Wednesday, April 25 , 2018, 3:29 pm | Fair 61º

 
 
 
 

Letter to Editor: Pope Francis and Climate Change

Pope Francis while visiting the Philippines acknowledged that climate change is man-made and pledged that he would advocate for action to mitigate climate change in both an encyclical he will issue and at the U.N. talks in Paris.

I hope that he will advocate for action to achieve population stability. The Philippines recently celebrated exceeding 100 million population. With a land mass about half the size of the U.S. state of Montana (population 1 million), it has the fastest-growing population in Asia.

When I first arrived in the Philippines about four years ago, it was to assist Father Ben Beltran as a missionary with the SVD order of the Roman Catholic Church.

As I traveled the country pitching integrated rice duck farming (IRDF) to priests, educators and government officials, I was impressed with the farmers, who have increased food production every year both in total and by hectare, despite typhoons and disasters according to the International Rice Research Institute.

My own demonstration of IRDF at the Eco Farm of the Divine Word College of  Mindoro, was less than successful due to my own ignorance of rice and ducks, but many farmers are having success throughout the Philippines and the world.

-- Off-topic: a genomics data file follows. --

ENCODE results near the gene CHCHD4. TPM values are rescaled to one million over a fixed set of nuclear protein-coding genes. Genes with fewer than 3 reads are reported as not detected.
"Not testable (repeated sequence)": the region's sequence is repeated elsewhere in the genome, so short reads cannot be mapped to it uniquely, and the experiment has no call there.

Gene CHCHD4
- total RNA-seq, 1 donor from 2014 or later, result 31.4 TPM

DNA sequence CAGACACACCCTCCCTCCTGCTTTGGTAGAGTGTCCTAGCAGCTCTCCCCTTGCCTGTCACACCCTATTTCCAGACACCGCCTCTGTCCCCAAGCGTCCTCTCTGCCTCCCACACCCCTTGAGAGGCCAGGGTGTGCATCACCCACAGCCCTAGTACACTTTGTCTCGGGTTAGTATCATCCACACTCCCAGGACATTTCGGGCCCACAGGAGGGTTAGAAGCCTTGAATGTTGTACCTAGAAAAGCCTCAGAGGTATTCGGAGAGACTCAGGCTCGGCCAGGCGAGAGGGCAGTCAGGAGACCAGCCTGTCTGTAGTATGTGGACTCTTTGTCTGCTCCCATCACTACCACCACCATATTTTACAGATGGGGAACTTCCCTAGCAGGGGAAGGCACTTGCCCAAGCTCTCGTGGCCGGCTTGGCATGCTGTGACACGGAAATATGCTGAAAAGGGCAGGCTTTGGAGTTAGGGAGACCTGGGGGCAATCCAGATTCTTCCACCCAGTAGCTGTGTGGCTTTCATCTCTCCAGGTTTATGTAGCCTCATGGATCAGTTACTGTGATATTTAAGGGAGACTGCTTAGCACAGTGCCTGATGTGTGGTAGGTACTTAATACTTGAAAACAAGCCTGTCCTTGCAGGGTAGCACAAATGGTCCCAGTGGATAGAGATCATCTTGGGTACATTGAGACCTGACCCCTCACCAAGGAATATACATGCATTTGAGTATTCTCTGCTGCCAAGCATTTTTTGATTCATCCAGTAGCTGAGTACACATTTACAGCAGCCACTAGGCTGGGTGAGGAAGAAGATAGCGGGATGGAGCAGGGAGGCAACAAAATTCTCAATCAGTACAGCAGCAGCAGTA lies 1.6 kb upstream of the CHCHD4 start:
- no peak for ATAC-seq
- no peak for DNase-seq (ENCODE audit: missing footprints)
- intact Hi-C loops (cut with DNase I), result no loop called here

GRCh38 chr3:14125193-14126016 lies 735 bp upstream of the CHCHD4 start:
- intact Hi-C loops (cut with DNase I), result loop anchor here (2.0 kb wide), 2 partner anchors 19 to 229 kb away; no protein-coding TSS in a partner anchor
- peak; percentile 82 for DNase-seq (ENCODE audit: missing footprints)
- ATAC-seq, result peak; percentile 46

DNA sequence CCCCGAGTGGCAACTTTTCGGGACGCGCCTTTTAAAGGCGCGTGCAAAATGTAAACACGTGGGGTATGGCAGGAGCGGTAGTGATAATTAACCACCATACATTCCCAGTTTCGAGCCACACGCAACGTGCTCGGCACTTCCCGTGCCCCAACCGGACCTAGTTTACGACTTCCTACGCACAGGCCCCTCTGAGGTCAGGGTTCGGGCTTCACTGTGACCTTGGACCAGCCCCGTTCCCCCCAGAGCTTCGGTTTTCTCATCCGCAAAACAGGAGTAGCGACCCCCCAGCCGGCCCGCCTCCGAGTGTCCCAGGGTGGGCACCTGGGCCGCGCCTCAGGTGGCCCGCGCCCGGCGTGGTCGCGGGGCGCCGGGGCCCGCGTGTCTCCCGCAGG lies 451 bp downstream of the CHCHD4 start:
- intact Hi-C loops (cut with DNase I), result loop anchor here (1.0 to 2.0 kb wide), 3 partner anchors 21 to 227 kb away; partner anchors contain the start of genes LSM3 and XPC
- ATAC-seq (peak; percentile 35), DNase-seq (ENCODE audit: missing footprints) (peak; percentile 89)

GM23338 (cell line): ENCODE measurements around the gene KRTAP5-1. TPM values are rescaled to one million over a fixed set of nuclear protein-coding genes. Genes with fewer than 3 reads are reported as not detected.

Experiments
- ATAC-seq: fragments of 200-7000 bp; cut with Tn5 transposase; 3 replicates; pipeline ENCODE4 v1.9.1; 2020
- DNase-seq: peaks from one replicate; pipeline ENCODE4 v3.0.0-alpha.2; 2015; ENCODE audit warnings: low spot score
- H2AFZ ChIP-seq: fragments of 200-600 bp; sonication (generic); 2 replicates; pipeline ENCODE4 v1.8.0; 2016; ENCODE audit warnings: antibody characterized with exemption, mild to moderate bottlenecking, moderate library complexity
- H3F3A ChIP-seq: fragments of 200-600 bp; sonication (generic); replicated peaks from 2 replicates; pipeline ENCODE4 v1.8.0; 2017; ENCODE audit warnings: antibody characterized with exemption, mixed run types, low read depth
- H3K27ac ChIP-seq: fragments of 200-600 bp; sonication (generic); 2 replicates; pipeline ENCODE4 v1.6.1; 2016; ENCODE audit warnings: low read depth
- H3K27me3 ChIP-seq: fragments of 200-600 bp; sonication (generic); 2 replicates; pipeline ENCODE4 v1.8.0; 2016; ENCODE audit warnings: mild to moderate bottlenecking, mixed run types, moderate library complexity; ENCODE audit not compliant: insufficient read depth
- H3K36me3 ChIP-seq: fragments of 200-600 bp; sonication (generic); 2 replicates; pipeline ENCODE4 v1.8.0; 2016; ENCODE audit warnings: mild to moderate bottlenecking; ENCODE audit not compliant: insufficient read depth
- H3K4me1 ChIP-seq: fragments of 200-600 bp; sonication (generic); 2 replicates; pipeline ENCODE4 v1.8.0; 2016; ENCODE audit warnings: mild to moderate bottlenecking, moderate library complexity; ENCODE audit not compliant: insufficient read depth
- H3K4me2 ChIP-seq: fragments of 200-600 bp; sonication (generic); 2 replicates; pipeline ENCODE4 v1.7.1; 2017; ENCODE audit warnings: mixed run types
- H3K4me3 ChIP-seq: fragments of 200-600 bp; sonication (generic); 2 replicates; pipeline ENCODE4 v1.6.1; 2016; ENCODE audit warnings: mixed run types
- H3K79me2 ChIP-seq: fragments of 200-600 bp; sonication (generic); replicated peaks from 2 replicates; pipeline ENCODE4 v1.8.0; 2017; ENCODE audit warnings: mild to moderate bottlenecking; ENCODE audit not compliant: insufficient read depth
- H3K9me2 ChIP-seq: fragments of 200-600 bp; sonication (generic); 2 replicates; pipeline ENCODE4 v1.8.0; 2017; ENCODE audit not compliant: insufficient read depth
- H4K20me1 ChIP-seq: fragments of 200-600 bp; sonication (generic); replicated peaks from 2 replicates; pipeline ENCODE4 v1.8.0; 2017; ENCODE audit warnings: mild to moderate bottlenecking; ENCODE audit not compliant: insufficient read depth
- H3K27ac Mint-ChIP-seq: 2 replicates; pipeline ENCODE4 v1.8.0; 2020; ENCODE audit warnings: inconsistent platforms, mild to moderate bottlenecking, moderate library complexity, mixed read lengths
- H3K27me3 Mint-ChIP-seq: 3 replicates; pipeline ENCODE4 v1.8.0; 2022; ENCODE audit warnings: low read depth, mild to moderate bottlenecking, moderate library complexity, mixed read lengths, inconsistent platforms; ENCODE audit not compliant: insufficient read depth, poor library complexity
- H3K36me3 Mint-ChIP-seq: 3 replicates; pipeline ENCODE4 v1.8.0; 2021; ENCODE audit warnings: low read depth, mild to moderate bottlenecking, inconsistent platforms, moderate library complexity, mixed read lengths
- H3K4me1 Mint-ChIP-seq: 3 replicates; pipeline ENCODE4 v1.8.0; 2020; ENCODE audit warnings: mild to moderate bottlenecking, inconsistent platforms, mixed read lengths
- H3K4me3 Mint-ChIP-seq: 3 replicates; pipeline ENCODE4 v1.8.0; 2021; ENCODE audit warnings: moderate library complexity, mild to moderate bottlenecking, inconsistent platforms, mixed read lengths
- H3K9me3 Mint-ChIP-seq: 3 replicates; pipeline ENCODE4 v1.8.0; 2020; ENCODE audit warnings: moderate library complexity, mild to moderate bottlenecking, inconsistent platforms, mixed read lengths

The number of jobs available and the number of educated Filipinos have also increased every year, but so does the number of poor people. More Filipinos live in poverty today than ever before. With GDP, food production and jobs all increasing every year, why the increase in poverty? The answer, of course, is overpopulation. The numbers born exceed the increases in jobs, food and revenue. Wages in the Philippines are very low, minimum wage in the Manila area is less than $10 dollars a day and in most areas less than $5. Most employers actually pay less than the minimum wage.

The Philippines and Filipino families try to remedy this by exporting workers to foreign countries that have achieved population stability and, therefore, prosperity and good wages. Large numbers go to China and Singapore, where strong family planning programs have fostered economic miracles. The possibility of sending offspring overseas to earn real wages and send money home is one of the things driving the rapid population growth.

Some commentators here in the Philippines see an advantage in this rapid population growth. They assert that more workers means more support for families and the government programs. Of course, this is only true if there are jobs with good wages.

Lastly, another cost of overpopulation is the cost to the environment. Animals being hunted toward extinction, beaches and streams cluttered with trash and forests cut down for charcoal all indicate a need for population stability.

Rowland Lane Anderson
Davao City, Mindanao, Philippines
Formerly of Santa Barbara

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